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Since Day Three, there is only one word to describe just what Team GB has achieved. 


The scale of their success has potentially surpassed the majority’s expectations as the London Olympics took full flight and reached heights perhaps unimaginable within the minds of the host country.

Day four signaled the beginning of the medal rush in the Team GB camp, gaining an eventing team silver in the morning session. A day that, in hindsight, acted as the tip of the iceberg for British success saw numerous qualifications for British athletes. Particularly notable were the men’s rowing lightweight four and Michael Jamieson in the 200m Breastroke, setting a new British record in the process.

On day five… THE GOLD RUSH BEGINS! Helen Glover and Heather Stanning won Team GB’s opening gold medal as they took victory in the rowing women’s pair, the first women’s rowing gold for Team GB, whilst the men’s rowing eight also saw a well-fought bronze medal and eclipse all expectations. Bradley Wiggins took time-trial gold by an enormous forty-two seconds, whilst the evening swimming session saw Michael Jamieson pick up an incredible silver medal in the 200m breastroke.

In other news, eight female Badminton players saw their Olympic dreams ended following blatant attempts to throw their matches in order to achieve an easier draw in the competition, acting adversely to the Olympic spirit.

Day six was another supreme day for Team GB which began in the morning with the lightweight men’s four taking silver in the rowing whilst Rebecca Adlington qualified fastest for the 800m freestyle final. British pairs consisting of Tim Baillie and Etienne Stott and David Florence and Richard Hounslow earned a terrific gold and silver respectively in canoe slalom, a first for GB. Peter Wilson took trap shooting gold, Britain’s team sprint trio also won gold, giving Sir Chris Hoy his fifth Olympic gold medal, Gemma Gibbons won Judo silver and Andy Murray reached the semi-finals in the men’s singles tennis, guaranteeing a medal.

Michael Phelps also swam his way to that elusive 20th Olympic medal, fittingly claiming gold fighting off fellow USA countryman Ryan Lochte in the 200m individual medley.

Day Seven began with three rowing medals for Great Britain. A memorable moment, uttering the words ‘We’ve just won the Olympics!’ upon the finish saw Katherine Grainger and Anna Watkins take gold, whilst two well-earned bronze medals were taken by Single Sculls competitor Alan Campbell, and Will Satch and George Nash in the men’s pair.

Success bred success and the morning’s achievement was swiftly followed by glory at the Velodrome in the shape of the men’s pursuit team and Victoria Pendleton in the keirin, both taking gold whilst Karina Bryant earned an excellent and perhaps surprising bronze in the women’s heavyweight judo.

Day eight was aptly named SUPER SATURDAY! Great Britain’s most successful day in Olympic history began at Eton Dorney once again, with Team GB’s men’s four defending their Olympic title, Katherine Copeland and Sophie Hosking won lightweight double sculls gold and the men’s lightweight pair won silver. Jessica Ennis began her Heptathlon quest by running the fastest 100m hurdles time (12.54s) ever seen in the event, a time that would have seen her take gold in the individual event in Bejiing! Usain Bolt also, unsurprisingly, won his 100m heat.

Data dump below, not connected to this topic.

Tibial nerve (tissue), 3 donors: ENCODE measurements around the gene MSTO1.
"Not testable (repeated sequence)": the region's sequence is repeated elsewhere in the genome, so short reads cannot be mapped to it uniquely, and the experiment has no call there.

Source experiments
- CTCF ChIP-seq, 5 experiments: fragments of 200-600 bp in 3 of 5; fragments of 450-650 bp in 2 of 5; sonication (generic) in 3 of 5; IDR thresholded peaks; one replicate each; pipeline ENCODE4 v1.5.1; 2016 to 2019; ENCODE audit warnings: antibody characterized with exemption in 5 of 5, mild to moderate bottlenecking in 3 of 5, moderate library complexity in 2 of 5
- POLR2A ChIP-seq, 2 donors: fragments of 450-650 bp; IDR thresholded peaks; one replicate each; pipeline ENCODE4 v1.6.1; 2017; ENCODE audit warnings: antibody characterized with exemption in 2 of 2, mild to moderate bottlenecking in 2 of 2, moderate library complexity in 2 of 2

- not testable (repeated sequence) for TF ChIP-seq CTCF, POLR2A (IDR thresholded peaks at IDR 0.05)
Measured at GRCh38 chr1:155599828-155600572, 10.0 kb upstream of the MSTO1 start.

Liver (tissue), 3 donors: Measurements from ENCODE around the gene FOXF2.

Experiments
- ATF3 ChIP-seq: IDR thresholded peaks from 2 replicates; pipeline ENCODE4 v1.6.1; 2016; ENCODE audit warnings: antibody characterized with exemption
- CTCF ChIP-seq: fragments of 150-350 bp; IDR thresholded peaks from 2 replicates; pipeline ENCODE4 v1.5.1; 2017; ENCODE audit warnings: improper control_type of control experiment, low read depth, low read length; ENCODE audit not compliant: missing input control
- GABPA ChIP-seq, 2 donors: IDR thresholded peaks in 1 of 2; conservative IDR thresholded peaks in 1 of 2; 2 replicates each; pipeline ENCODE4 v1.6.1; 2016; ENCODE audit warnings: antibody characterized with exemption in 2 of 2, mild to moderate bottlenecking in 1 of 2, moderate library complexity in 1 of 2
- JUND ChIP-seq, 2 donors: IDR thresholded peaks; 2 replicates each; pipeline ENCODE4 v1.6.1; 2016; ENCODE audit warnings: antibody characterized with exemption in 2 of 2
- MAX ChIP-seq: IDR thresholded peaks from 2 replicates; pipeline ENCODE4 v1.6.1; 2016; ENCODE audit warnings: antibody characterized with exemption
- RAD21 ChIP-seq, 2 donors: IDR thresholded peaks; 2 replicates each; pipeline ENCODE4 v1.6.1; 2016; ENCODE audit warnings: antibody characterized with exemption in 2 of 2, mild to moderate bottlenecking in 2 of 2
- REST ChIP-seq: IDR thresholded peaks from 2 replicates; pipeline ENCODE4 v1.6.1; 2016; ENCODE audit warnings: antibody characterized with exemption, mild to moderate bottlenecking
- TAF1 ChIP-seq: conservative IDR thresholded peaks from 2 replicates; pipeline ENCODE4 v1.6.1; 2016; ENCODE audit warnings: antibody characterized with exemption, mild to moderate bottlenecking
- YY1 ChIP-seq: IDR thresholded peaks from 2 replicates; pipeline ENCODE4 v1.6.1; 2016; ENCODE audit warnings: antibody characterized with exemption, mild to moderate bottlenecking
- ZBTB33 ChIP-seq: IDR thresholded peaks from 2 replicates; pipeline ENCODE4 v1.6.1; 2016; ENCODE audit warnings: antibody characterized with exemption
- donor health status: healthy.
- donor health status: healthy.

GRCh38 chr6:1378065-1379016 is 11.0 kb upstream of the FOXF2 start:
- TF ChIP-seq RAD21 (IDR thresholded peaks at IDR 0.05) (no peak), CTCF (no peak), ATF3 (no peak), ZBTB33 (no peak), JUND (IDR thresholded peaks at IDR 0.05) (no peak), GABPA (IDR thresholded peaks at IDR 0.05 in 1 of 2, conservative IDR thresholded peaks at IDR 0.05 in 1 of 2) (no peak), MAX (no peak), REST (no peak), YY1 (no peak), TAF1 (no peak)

Women’s team pursuit cyclists took gold with, yet again, another record-breaking performance. This was the trio’s sixth consecutive world record, an incredible feat from the ladies. Andy Murray reached both the men’s singles and mixed doubles finals paired with young talent Laura Robson.

The evening session united Jessica Ennis in the heptathlon, Greg Rutherford in the long jump, and Mo Farah in the 10,000m with gold in a previously unrivalled evening of athletics for Great Britain. A phenomenal evening inside the Olympic stadium was unquestionably put into perspective when Team GB Football were knocked out on penalties (SHOCK!) by South Korea at the quarter final stage.

The morning session of day nine saw Victoria Pendleton set an Olympic Games record in quarter finals of the women’s team sprint. Andy Murray superbly took singles gold in a classy performance that saw him wrap up that elusive high-profile tournament win in straight sets against the domineering figure of Roger Federer. Murray also took silver alongside Laura Robson in the mixed doubles.

Fellow Brit Ben Ainslie sealed his fourth Olympic title, hailing him as the greatest Olympic sailor of all time. The afternoon session saw gymnast Louis Smith come agonizingly close to a gold medal in the Pommel Horse final, relegated to silver after achieving the same score as the eventual gold medallist but losing on an execution score count back. The event also saw Max Whitlock obtain an unexpected bronze medal. Ed Clancy claimed bronze at the velodrome in the new to the Olympic Games Omnium event.

In the women’s 400m, Christine Ohuruogu obtained Britain’s only medal of the evening, taking silver after a fierce fight-back down the home straight similar to the performance the saw her take gold back in Bejiing, only to run out of distance in a closely fought race. The man himself, Usain Bolt, took apart the rest of the 100m field, claiming victory by showing the world his pure top speed towards the latter stages in a race that saw Yohan Blake claim silver and Justin Gatlin take bronze. There was no place in the final for a British athlete.

British success has bred positivity that has seared it’s way throughout the streets of Great Britain and it is not necessary to look far to identify potential legacy the games could uphold for future generations. An excellent nucleus to the games for Team GB has been set as the precedent for further success, and long may it continue!


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